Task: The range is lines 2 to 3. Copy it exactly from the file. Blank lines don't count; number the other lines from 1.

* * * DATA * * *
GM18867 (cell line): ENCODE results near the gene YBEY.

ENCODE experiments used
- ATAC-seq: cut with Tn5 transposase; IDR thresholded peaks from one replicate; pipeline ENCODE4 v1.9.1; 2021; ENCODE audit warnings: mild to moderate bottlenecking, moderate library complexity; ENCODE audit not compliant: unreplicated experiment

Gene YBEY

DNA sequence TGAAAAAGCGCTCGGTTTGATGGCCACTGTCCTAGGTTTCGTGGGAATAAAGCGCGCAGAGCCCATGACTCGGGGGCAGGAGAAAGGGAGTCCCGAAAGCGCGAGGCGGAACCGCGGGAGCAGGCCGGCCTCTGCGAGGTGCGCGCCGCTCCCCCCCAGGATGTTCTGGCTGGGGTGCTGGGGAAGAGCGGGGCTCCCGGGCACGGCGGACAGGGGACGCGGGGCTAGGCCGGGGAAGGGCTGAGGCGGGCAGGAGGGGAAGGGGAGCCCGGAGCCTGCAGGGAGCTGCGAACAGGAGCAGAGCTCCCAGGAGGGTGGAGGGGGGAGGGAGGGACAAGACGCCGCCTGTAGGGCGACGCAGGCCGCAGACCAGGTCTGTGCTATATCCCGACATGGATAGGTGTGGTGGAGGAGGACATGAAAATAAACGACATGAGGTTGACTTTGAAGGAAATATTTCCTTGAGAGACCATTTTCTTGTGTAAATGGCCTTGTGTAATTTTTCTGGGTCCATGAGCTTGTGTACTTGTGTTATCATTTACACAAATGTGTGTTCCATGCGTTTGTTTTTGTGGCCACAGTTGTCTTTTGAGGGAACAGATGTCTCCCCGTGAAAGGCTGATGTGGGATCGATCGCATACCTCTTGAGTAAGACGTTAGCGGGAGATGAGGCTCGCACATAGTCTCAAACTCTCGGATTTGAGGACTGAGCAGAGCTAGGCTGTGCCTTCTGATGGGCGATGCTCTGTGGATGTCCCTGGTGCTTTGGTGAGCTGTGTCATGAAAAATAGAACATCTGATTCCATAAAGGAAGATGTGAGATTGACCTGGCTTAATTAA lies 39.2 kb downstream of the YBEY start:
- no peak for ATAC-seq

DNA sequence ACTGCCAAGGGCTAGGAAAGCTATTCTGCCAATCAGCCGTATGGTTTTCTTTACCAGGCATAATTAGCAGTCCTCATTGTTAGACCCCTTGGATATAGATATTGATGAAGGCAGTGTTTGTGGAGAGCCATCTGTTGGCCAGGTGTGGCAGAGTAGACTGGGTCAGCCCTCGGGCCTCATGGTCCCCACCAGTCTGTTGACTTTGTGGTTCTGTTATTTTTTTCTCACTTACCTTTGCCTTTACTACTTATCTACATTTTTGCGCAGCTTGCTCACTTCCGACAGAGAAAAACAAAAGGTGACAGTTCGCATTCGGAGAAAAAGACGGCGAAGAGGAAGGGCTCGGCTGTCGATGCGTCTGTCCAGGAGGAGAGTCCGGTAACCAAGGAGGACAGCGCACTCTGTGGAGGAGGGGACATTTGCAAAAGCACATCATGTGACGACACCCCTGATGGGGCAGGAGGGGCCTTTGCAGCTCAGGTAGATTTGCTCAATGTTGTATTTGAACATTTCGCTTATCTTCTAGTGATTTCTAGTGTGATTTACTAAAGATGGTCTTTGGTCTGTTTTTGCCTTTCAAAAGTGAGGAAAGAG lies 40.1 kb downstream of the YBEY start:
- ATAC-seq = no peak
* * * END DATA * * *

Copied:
ENCODE experiments used
- ATAC-seq: cut with Tn5 transposase; IDR thresholded peaks from one replicate; pipeline ENCODE4 v1.9.1; 2021; ENCODE audit warnings: mild to moderate bottlenecking, moderate library complexity; ENCODE audit not compliant: unreplicated experiment